I feel, however, that there is at times great merit to tackling the details head-on and showing the internal fallacies in cases such as this, and that is because in some situations, demonstrating exactly where the faults lie by engaging in debate not only technically disproves the problematic approach in favor of a de facto victory for Tradition, but it bolsters commitment to the Mesorah by positively affirming traditional methodology and understanding of Torah. (Examples of this are the commentaries of Rav Hirsch and the Malbim, in which explanations and essays that dismantle many of the interpretations of Reformers and Maskilim reveal the divine magnificence, majesty and powerful truth of the Torah.)
My rebbe, when occasionally asked by a talmid in shiur why kiddushin (betrothal) is not a kinyan mammon (monetary acquisition), would reply, “Can you sell your wife?” Similarly, when my chavrusa and I evaluate statements in the Gemara and Rishonim that bespeak a very nuanced and sublime theory and literally make no sense when read at simple face value, my chavrusa often comments how without lomdus (traditional halachic conceptual methodology), the words and flow of the Gemara or Rishon at hand are totally incomprehensible and lacking logic. In other words, the depth, categorical sophistication, beautiful inner flow and harmony that are compellingly revealed by the traditional approach to Torah learning inspire a potent and dynamic reaffirmation and recommitment to the Mesorah.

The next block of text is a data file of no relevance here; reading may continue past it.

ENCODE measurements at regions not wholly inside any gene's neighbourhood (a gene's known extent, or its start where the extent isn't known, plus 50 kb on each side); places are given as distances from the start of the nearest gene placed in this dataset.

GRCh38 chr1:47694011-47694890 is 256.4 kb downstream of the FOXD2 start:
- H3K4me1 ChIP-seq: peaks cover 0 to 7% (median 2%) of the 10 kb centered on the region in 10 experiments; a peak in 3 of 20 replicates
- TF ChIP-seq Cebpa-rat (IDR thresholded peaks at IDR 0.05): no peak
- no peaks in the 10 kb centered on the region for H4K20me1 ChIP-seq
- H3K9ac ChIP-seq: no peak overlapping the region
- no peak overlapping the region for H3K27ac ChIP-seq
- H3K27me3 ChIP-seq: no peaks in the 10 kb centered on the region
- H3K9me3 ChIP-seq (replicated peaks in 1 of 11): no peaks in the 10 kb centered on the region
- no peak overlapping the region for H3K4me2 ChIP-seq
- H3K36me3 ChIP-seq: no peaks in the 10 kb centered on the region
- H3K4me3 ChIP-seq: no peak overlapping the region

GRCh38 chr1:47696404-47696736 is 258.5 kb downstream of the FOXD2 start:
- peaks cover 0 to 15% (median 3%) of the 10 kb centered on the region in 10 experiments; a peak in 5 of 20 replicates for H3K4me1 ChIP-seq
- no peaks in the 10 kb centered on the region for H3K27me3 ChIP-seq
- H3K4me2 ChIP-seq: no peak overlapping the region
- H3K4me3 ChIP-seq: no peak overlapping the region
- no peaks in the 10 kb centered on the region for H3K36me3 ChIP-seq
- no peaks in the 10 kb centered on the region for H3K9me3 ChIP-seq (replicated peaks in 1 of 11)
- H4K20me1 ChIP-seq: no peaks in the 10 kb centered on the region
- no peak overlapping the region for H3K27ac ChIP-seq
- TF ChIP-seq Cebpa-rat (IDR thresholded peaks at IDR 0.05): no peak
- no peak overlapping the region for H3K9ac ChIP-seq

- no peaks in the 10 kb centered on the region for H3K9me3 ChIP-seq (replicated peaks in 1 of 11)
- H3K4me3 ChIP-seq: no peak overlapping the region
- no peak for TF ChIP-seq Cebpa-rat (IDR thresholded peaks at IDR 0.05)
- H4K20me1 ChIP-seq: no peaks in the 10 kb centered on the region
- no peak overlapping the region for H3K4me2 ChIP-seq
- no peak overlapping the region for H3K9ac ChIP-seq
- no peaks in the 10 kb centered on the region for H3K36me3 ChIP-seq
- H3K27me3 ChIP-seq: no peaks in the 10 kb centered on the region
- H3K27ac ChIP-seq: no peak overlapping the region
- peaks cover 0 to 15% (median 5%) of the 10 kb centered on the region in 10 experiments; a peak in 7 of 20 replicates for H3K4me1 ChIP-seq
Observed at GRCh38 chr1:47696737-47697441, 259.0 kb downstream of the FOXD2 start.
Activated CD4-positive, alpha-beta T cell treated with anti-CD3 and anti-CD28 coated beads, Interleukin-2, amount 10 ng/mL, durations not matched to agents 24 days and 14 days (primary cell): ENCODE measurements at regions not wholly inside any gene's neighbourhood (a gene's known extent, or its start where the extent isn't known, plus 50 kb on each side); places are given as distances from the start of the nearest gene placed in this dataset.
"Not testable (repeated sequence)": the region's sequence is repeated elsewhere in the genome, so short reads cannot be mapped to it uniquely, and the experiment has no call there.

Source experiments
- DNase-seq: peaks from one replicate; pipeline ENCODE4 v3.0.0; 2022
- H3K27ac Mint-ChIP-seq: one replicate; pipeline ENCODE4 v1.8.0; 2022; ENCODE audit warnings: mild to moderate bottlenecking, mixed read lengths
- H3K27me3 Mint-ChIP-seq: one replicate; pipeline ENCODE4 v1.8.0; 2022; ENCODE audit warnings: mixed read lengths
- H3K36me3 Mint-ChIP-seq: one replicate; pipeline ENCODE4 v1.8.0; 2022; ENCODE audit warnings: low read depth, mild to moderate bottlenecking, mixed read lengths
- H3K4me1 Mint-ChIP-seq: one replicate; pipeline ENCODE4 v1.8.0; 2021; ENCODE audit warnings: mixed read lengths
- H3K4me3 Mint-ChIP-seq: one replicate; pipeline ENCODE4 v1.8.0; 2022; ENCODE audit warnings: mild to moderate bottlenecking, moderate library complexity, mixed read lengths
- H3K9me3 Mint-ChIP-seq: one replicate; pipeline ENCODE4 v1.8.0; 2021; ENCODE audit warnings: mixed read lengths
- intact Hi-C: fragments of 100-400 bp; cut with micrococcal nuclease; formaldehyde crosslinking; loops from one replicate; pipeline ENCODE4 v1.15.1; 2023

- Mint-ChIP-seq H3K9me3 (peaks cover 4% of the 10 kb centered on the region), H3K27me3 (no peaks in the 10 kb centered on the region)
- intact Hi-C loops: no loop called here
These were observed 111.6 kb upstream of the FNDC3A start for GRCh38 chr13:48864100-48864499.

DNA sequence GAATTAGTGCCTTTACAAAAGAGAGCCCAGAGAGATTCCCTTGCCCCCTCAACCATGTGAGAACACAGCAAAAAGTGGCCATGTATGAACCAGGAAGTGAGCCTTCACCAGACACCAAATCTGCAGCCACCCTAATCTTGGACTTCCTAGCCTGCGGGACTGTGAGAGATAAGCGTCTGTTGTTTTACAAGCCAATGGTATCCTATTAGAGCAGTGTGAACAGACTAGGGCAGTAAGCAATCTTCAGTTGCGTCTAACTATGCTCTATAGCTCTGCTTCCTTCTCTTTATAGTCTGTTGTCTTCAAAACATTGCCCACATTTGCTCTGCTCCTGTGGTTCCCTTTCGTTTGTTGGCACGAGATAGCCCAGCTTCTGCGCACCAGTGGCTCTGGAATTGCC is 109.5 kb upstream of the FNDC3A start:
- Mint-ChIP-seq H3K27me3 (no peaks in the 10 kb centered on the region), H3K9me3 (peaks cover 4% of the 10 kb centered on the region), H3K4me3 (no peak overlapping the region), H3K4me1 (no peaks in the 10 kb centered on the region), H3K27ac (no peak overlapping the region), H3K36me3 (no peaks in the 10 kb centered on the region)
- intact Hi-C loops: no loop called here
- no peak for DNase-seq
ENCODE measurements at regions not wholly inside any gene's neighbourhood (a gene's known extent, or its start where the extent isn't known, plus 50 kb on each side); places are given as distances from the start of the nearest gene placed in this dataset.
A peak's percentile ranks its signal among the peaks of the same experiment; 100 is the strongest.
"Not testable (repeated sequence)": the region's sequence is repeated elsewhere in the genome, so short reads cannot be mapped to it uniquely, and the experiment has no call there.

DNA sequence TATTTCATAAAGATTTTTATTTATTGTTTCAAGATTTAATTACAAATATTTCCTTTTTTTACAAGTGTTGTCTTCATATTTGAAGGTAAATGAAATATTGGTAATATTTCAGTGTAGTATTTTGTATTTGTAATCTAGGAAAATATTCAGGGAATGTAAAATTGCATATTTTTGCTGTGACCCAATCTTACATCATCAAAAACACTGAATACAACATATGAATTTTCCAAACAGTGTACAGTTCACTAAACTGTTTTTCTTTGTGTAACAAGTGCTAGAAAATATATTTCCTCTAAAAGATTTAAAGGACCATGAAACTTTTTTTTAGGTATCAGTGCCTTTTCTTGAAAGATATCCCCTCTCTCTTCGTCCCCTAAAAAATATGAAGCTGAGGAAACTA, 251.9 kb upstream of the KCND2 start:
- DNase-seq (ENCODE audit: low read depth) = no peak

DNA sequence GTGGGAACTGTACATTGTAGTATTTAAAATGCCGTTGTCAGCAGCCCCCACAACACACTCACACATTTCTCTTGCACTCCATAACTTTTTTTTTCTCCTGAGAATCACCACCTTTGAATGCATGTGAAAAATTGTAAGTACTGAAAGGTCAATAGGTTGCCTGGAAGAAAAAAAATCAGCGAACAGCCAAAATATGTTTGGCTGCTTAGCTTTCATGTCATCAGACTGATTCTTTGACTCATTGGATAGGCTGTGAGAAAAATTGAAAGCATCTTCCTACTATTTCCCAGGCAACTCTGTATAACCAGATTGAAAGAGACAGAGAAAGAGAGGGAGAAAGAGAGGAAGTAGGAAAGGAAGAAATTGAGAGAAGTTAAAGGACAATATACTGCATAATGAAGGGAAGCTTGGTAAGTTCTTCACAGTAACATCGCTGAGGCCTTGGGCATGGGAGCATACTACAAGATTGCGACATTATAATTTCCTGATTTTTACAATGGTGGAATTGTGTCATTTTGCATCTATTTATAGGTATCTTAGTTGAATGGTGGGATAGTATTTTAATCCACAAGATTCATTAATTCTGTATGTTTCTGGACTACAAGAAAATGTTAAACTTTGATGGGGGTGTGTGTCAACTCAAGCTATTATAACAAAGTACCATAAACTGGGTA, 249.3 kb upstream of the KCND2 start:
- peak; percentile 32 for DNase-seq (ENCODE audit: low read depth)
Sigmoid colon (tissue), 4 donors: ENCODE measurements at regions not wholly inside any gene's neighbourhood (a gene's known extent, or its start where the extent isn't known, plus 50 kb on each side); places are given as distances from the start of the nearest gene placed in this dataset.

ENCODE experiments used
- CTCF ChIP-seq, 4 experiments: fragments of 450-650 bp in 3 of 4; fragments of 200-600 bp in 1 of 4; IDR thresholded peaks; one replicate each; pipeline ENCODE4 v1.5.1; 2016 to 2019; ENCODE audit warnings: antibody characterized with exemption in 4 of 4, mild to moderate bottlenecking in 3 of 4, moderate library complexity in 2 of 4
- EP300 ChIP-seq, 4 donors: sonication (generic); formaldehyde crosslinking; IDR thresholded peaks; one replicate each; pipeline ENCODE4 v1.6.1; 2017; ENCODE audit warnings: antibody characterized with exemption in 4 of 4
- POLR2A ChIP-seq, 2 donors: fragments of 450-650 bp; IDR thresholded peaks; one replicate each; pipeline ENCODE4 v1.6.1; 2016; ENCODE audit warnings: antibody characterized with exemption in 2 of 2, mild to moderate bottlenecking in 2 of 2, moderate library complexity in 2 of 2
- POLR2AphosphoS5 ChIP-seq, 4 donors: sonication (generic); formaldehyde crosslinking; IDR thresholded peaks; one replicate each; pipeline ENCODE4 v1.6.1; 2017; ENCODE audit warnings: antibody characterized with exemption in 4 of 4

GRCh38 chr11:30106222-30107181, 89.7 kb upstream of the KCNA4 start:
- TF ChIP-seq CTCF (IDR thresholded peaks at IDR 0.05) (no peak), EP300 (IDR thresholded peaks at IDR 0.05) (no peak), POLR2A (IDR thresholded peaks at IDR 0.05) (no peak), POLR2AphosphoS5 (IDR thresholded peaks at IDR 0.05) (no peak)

Similar to serious halachic study, the parameters of polemics require nuance and a feel for the pulse and inner rhythms of the situation. Every case is different and requires the guidance of Gedolei Yisroel. Let us pray that the current challenges faced by Orthodoxy, and the ensuing discussions, lead to a more profound commitment and affirmation of the compellingly divine truth and splendor of our Mesorah.